Theatre: Interview: FellSwoop Theatre
Bristol’s brilliantly inventive FellSwoop Theatre explore hauntings in this spoken and sung performance, with music provided by acclaimed string quartet Van Kuijk.
Two strangers, both haunted by living ghosts in their everyday: one, her dying mother, and the other, his celebrity idol. Escaping to seek refuge at a spa retreat, the thirty year-old woman and the seventeen year-old boy meet, and together they try to resist becoming that which haunts them.
Here’s FellSwoop’s co-artistic director Bertrand Lesca to tell us more.
Tell us about the genesis of the show.
Ben (FellSwoop’s composer) and I were invited to the Invererne residency programme, which takes places in a very large, very old house in Scotland. As soon as we arrived, we knew that we wanted to make something about ancestry, memory, and the haunted.
To varying degrees, these things had already been present in much of our work: but it was really the place itself that encouraged us to focus on them. The place was full of portraits and objects that belonged to all the people who had lived there. We asked every participant to play these people we could see on the paintings or in the photographs, followed by a session where they had to play their own ancestors – which brought up some extraordinary things.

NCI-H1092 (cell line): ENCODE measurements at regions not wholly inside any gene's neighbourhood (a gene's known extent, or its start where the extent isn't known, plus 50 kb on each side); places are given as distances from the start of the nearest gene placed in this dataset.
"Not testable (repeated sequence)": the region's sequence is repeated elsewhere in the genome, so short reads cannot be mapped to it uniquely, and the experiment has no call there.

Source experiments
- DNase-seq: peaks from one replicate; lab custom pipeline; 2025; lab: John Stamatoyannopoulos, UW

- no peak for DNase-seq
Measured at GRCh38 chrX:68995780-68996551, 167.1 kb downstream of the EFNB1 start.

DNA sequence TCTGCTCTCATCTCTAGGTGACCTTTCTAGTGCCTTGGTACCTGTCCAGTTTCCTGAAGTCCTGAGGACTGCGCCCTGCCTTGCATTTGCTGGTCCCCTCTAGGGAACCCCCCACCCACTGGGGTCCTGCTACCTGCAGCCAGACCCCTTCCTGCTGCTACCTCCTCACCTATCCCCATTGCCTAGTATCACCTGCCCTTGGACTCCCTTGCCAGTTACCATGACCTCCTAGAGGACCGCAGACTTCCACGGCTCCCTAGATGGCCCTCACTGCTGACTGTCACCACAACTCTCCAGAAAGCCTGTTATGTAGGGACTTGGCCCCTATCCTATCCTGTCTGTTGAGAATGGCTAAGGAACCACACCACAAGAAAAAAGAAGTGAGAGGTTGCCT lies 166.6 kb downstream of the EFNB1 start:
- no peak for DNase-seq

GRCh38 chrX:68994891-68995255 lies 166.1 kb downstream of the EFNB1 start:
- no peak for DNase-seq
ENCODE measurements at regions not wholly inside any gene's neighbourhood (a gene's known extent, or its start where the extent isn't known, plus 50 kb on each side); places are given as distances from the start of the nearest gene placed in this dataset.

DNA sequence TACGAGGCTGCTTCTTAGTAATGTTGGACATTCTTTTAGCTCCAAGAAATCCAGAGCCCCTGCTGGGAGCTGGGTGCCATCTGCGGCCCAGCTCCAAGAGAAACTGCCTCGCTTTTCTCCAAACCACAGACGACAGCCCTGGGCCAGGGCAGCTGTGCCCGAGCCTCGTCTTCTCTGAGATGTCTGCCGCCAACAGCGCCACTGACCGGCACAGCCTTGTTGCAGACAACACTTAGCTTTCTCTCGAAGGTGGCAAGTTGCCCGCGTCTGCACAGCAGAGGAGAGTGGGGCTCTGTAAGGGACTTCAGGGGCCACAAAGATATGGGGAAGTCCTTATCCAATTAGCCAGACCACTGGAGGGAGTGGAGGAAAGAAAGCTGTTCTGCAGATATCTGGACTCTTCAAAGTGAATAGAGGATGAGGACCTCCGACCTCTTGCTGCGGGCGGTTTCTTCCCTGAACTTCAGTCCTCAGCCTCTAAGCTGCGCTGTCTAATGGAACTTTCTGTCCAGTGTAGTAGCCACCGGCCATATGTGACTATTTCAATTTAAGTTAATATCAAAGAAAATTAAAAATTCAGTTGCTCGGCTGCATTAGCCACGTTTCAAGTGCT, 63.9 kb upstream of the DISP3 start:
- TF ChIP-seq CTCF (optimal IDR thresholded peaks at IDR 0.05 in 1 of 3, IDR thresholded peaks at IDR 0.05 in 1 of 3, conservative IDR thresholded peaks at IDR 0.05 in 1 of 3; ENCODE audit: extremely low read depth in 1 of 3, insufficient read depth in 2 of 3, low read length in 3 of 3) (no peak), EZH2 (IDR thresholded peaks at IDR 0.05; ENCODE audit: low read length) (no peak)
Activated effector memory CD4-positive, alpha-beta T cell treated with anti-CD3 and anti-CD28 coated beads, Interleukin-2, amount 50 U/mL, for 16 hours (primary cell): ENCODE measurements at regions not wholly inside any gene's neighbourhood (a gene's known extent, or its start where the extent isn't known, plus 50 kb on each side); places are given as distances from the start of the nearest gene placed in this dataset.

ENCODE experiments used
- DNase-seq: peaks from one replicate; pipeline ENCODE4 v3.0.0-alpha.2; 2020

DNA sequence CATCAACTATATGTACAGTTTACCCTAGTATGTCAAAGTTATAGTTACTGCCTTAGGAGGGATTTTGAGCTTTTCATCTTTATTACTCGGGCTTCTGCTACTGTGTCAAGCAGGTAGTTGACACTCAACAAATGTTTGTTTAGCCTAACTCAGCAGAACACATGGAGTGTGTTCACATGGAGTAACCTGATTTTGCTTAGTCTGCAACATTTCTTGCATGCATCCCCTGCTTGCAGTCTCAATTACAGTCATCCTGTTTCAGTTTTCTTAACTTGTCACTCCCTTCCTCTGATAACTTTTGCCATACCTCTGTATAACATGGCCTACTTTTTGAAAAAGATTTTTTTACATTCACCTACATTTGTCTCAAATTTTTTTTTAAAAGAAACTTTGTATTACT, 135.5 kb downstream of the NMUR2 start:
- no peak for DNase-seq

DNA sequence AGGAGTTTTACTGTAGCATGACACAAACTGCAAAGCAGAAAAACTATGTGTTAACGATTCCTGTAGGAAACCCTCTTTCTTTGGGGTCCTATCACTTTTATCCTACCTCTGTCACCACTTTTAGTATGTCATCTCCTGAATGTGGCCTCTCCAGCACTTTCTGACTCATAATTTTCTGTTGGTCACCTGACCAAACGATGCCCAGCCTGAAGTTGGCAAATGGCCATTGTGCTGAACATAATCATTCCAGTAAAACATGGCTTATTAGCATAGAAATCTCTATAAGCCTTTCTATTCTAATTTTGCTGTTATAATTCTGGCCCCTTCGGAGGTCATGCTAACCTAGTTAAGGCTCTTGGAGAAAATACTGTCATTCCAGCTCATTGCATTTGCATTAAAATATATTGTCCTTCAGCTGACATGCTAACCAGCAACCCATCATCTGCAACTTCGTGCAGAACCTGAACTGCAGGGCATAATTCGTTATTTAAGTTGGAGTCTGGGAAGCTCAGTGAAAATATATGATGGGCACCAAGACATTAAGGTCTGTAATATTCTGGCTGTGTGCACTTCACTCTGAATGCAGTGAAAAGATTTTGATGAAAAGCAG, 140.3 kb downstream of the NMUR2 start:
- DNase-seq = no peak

Where did the haunting aspect come in?
Later on we started devising scenes around the concept of the haunting or the haunted. Two devising actors worked with us for a week creating these incredible visuals, using a boarding school in Oxfordshire which was empty for the Christmas holidays. After the end of the week, one of the actors talked about how we had to set this play in a place devoid of meaning. A place where supposedly there is no ghost living there, no traces of the past. That really followed our initial idea, which was that people are their own haunted houses. The ghosts of the past are really within us all.
And why these two characters in particular?
They came from two our sense of different types of haunting. It seemed that this woman could be haunted by her past, whilst someone much younger could be haunted by the prospect of his future – something which we remembered as being quite daunting at that age. You’re haunted by these expectations on you to be a certain way, as well as by your own dreams of what your life might be.
Having them meet as strangers – he’s a pool cleaner, she’s a visitor to the hotel – gave us some interesting statuses to play, and different needs to explore. An interdependency between the two characters is fostered as they learn more about each other and want to help each other taming their past and their future selves.
So, what sort of journey do the two protagonists take?
At some point in the play, the space changes. The woman finds herself in another place where she sees figures of the past and people she was haunted by as a child. She is at a crisis point in her life and needs to be able to return to this frightening place in order to interpret the images of her past. Her house was haunted, she could see murders happening inside the house. With the help of the pool boy, she is going to decipher what these images mean – and how she can get rid of them.
So on the one hand ghosts are being manifested externally, for the two of them to face together, but on the other hand they are being haunted internally, in different ways, which means they are often at odds with each other.